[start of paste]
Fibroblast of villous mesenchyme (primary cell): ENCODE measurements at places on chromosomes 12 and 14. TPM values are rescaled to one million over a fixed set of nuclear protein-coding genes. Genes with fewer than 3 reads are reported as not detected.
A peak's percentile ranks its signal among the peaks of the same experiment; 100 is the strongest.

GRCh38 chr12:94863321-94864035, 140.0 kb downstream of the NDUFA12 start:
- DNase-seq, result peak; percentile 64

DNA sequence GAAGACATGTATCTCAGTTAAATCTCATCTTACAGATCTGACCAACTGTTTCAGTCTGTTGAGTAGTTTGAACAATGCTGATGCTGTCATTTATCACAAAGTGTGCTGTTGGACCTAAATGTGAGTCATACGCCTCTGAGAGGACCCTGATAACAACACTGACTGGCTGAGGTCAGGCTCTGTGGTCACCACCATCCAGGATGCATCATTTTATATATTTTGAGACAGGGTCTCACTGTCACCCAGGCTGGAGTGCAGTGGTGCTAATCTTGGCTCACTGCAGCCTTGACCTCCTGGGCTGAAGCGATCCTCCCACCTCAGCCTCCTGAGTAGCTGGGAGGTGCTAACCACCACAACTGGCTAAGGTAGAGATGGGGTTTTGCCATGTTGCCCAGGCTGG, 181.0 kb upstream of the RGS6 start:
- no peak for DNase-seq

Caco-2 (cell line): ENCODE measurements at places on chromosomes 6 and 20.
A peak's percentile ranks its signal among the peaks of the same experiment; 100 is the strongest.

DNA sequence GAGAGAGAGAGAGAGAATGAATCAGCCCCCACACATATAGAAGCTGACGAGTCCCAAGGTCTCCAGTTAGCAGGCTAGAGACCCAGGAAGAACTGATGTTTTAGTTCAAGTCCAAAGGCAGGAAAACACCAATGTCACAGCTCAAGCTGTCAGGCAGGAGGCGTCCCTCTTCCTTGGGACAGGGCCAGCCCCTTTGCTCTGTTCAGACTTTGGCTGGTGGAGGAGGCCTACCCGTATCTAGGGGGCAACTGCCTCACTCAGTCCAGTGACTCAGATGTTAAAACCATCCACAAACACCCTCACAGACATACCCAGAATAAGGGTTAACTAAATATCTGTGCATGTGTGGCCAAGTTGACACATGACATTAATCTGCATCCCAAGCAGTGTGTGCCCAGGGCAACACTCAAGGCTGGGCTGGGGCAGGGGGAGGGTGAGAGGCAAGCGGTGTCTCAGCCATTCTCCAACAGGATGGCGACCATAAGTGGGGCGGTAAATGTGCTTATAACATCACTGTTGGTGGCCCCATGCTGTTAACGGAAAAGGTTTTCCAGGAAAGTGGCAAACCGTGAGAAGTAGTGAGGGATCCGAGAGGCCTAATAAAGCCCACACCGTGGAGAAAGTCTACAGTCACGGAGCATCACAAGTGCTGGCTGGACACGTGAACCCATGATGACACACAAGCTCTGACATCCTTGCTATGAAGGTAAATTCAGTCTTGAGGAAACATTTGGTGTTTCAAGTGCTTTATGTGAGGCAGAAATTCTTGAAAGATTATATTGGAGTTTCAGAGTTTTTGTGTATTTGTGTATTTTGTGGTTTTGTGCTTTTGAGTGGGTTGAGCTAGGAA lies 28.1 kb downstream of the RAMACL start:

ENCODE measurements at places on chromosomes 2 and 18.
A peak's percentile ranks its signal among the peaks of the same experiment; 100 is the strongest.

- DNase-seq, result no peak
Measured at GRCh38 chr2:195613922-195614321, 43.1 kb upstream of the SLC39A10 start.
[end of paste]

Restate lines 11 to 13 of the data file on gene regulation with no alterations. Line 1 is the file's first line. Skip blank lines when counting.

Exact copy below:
A peak's percentile ranks its signal among the peaks of the same experiment; 100 is the strongest.

- DNase-seq, result no peak
Measured at GRCh38 chr2:195613922-195614321, 43.1 kb upstream of the SLC39A10 start.